NASHVILLE, Tennessee- Playing music is as natural to Rhonda Vincent as breathing air. She was born into a musical family from Kirksville, Missouri. The Sally Mountain Show, then later the Bluegrass Festival was hosted by her mom and dad and grandparents and aunts, uncles, cousins, and friends. She picked up the mandolin at eight and the fiddle at twelve and was performing with the family band at festivals on weekends. They also had a TV and radio show that she sang in as a child.
She recalled, “It was a life of music, not a career. It was what we did. We played the nursing home once a month. We had a music party at my grandparents’ house every night. It was not just a musical family; it was a very concentrated life of music.”
When she was two years old her father, Johnny Lee Vincent was involved in a car accident that broke his neck. Vincent states, “Once he had that car wreck, music became one of the few things he could do since he was paralyzed from the neck down. By the grace of God, he managed to regain some mobility. By playing music together, he could look after us. He knew where we were and it kind of kept us out of trouble.”
Still, with her extensive musical background, she went to college and studied accounting and photography all while still traveling with her family. (Brother Darrin Vincent is part of the award-winning duo, Dailey and Vincent.)
It wasn’t until years later that she put her band together, Rhonda Vincent and the Rage. They played a few festivals and she’d never been happier.
She struck out on her own, singing with the Grand Ole Opry’s Jim Ed Brown.
This eventually led to a deal with Rebel Records. Her work caught the attention of Giant Nashville’s president, James Stroud, who signed Vincent to record two contemporary country albums.
She explained, “That’s where I got to learn about the business, management, and publishing and booking. This was right when Billy Ray Cyrus had ‘Achy Breaky Heart.’ I got to watch all of that in motion.”
After Giant, she signed with Rounder Records where her passion for traditional bluegrass music flourished. With the release of her debut album “Back Home Again,” The Wall Street Journal crowned Rhonda Vincent the New Queen of Bluegrass.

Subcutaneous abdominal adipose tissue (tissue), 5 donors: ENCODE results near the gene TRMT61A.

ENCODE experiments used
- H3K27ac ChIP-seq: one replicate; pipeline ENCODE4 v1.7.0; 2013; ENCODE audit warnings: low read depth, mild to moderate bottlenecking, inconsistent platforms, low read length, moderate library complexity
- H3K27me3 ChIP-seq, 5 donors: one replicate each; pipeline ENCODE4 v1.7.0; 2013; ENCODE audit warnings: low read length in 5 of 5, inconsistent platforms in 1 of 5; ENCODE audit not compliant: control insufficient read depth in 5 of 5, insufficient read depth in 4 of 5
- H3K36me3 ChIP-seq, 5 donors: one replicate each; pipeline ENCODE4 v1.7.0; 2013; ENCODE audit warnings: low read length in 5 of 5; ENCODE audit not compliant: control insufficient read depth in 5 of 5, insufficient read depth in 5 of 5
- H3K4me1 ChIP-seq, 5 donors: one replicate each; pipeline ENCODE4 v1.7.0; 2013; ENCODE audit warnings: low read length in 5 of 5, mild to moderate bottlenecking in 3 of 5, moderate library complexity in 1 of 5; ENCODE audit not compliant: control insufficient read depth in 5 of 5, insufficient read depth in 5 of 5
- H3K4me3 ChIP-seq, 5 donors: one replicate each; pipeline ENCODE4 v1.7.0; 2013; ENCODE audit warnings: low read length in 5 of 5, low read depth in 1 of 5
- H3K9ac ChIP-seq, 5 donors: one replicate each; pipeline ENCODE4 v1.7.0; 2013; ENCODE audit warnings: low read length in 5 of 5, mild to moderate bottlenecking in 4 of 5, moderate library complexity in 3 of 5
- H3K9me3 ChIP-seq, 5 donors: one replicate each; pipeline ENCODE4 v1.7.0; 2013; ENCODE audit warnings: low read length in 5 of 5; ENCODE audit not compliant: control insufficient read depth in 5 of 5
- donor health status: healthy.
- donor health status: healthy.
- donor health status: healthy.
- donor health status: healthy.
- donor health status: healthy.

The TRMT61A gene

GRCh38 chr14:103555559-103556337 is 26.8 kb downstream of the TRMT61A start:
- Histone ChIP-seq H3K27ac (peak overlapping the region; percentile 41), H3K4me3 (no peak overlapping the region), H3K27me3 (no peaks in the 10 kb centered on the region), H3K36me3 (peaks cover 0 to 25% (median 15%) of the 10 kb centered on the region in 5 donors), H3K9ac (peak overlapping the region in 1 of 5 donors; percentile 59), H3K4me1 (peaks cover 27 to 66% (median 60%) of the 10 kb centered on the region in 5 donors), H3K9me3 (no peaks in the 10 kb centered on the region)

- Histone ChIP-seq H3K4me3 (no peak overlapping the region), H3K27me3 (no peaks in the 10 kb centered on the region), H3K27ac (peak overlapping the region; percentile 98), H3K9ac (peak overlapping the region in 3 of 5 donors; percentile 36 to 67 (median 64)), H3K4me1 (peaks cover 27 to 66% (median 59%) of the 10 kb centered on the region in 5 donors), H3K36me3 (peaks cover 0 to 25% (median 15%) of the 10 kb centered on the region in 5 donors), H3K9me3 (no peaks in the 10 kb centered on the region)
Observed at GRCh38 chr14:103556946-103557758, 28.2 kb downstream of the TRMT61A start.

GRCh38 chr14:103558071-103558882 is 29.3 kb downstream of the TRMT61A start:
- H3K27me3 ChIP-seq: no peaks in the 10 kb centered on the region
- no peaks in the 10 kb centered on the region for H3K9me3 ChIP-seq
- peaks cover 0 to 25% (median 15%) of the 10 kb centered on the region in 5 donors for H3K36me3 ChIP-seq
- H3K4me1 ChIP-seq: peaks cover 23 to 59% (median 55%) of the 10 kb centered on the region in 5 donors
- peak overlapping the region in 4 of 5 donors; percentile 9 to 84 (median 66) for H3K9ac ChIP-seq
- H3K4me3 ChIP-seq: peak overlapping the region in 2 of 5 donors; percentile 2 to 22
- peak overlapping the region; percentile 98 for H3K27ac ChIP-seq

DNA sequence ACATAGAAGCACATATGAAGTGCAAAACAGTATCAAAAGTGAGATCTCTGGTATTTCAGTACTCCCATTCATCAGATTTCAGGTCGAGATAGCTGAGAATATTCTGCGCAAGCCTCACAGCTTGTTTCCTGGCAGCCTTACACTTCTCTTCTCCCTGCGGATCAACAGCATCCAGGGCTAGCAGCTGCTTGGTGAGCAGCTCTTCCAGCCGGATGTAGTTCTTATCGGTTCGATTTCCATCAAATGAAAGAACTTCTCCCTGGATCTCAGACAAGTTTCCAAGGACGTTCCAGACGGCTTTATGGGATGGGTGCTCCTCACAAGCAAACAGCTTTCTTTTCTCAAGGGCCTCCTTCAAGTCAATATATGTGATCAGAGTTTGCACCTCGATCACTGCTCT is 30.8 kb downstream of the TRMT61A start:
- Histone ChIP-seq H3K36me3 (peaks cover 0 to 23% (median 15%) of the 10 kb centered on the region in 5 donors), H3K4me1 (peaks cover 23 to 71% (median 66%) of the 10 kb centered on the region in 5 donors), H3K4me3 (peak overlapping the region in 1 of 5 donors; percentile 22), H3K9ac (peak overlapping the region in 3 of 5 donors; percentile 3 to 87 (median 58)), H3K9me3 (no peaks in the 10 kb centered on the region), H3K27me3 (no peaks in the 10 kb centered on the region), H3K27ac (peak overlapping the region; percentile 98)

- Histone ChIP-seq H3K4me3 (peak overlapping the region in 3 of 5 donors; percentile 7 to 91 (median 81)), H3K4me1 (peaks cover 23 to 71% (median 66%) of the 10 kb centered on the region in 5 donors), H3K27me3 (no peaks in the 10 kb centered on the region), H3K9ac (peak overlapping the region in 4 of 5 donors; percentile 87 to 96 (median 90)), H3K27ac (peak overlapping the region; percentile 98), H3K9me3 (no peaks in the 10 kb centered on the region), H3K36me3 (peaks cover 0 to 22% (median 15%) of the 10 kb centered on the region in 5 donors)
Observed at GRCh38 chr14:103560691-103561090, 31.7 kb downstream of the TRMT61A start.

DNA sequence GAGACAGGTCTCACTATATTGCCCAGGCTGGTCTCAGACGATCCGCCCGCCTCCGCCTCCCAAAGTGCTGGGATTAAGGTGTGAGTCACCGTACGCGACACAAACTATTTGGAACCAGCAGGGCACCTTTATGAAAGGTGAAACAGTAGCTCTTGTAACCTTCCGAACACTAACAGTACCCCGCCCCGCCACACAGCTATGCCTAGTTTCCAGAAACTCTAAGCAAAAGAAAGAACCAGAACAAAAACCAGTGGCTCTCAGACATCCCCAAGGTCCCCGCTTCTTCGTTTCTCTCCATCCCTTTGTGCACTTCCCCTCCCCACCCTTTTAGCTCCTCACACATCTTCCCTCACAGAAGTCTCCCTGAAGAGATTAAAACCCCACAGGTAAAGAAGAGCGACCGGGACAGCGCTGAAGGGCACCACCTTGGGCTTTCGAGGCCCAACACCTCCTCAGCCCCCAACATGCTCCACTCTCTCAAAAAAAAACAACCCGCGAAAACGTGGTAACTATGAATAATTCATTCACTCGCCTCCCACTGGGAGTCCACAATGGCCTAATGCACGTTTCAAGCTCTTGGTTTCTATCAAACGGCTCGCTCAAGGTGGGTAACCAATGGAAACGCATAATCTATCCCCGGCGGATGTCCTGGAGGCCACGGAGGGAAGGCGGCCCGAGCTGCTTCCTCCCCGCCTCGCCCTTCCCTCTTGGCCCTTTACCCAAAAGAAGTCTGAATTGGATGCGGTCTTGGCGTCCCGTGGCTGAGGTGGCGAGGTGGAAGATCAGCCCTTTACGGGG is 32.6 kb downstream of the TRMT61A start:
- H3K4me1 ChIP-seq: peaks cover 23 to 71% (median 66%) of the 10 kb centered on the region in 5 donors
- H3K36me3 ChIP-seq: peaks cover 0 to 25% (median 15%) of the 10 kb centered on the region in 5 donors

She’s a multi-award winner, with a Grammy for Best Bluegrass Album (2017), Entertainer of the Year (2001), Song of the Year (2004), and an unprecedented 7 consecutive Female Vocalist of the Year awards from the International Bluegrass Music Association (2000 – 2006).
She confessed, “I’ve had my band for over twenty years now. It was probably five years ago when I said, ‘Oh, so this is what I’m going to do.’ It was so natural. I didn’t think about it being my career. It was my job, my career, and my life.”
In February of 2020, after years of record deals and numerous bluegrass awards, Rhonda Vincent was asked to join the Grand Ole Opry. When I saw her at the Opry myself, I was shocked that she wasn’t already a member.
“The funny part is that some of the Opry Members were talking about making me a member. Several said, ‘We thought she already was.’ They did not realize that I was not a member,” she said.
Because of the pandemic, nearly a year later, Vincent was officially inducted into the Grand Ole Opry on February 6, 2021. The small-town girl from Missouri who had spent countless years creating a career for herself had finally received the ultimate musical validation by becoming an official Opry member.
Dan Rogers, vice president and executive producer of Grand Ole Opry said, “It’s great to have the supremely talented and very patient Rhonda Vincent as an official Opry member. She brings with her countless fans, industry respect, and heartfelt passion for keeping the Opry vibrant and entertaining for generations to come. We look forward to Rhonda spending the rest of her career with us as part of the Opry family.”
On May 28th, Rhonda Vincent released her newest album Music Is What I See. Although this record was slated for an earlier release, due to the events of 2020, she used this time off to focus on every detail, creating the perfect mixture of bluegrass and country. Rhonda Vincent’s high-spirited energy is present with a blend of new tunes, and fresh arrangements of classics such as the first-ever recorded bluegrass version of the classic, “Unchained Melody,” which she recently debuted live at the Grand Ole Opry.
The singer’s clear vocals shine on the title track to “Music Is What I See,” It is a beautiful ballad about a blind man playing on Lower Broadway (TN) as a huge crowd gathers. The song is conversely different than the parody song, ”I Ain’t Been Nowhere” sung to the tune of “I’ve Been Everywhere” but talking about the time during the pandemic.
Opry member Jeannie Seely along with songwriters Erin Enderlin and Bobby Tomberlin wrote the heart-wrenching song, “Like I Could” which is the perfect song to showcase Vincent’s traditional country sound. A lone fiddle player beautifully emphasizes the soulful sorrow created by the song’s lyrics and melody.
Rhonda Vincent also covers Porter Wagoner’s “What Ain’t To Be Just Might Happen” which reminds me of the original “Don’t Worry, Be Happy” song.
And for those who crave the traditional bluegrass sound, “I’d Like To Be a Train” showcases some serious banjo pickin’, with an elaborate mandolin melody along with some flawless fiddle playin’ and a fun harmonica riff.
The variety, breadth, and depth of Music Is What I See is unlike any record I have heard in a very long time. It certainly has something for everyone on it. With this new album and a growing tour schedule (including Switzerland in 2022), “The Queen of Bluegrass” is back in full swing!
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